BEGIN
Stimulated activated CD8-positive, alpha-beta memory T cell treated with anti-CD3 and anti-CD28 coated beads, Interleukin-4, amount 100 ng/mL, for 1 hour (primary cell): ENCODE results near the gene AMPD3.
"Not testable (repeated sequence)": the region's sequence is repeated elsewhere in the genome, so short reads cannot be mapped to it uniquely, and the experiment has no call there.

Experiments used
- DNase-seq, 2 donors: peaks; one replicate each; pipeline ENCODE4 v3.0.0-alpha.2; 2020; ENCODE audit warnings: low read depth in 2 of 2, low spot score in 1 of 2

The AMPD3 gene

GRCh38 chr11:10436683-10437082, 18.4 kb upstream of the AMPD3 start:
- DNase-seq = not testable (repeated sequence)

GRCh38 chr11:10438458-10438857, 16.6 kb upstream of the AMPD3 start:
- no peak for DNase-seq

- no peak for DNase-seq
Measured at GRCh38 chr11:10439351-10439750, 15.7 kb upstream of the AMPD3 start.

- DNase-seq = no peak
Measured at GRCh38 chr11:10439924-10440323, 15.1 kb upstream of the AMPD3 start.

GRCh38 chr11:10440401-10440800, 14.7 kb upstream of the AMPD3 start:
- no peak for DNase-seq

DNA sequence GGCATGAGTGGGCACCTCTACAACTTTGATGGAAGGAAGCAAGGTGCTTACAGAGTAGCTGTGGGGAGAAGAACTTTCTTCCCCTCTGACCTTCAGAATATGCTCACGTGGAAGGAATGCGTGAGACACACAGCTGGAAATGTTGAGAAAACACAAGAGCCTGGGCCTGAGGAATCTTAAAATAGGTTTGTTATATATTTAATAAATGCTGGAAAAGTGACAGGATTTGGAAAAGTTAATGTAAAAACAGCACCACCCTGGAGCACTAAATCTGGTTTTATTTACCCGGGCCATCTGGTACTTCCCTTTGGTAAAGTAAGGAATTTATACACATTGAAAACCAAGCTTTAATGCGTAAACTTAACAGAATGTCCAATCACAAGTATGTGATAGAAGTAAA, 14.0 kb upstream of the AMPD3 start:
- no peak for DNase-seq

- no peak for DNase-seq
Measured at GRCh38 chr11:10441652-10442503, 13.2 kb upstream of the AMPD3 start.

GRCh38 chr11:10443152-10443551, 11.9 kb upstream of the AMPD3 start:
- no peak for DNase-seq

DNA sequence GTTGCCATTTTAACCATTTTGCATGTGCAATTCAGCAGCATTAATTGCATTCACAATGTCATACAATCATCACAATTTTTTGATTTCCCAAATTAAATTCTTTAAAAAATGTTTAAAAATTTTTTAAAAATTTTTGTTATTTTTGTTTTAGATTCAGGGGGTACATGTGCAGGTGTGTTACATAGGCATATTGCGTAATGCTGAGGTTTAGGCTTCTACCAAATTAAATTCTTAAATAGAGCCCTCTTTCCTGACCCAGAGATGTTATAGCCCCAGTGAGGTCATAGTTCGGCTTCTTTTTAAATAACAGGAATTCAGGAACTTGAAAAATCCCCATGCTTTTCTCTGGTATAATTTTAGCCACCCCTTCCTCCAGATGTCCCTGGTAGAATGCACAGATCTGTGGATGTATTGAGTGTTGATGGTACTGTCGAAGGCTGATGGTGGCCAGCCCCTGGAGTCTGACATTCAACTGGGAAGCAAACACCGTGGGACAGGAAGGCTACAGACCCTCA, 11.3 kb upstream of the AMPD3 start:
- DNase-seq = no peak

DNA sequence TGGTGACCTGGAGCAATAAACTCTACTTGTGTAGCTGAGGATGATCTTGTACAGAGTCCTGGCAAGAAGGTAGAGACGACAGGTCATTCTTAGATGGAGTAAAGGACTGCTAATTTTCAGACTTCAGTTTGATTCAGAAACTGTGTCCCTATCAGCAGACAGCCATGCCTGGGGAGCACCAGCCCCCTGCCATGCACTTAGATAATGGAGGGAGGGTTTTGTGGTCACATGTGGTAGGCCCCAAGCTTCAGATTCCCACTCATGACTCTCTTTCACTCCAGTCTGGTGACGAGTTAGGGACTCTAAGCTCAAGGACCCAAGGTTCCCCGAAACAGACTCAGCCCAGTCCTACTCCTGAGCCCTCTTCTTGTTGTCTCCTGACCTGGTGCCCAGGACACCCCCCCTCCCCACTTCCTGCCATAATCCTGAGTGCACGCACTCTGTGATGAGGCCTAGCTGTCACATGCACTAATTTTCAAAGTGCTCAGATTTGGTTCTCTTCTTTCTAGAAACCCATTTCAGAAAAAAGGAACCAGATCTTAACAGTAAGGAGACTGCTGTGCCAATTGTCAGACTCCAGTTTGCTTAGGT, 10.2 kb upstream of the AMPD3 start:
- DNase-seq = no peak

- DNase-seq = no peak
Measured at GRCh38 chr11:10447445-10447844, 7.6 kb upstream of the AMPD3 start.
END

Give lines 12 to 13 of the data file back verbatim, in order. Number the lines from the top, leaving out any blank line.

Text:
- DNase-seq = no peak
Measured at GRCh38 chr11:10439924-10440323, 15.1 kb upstream of the AMPD3 start.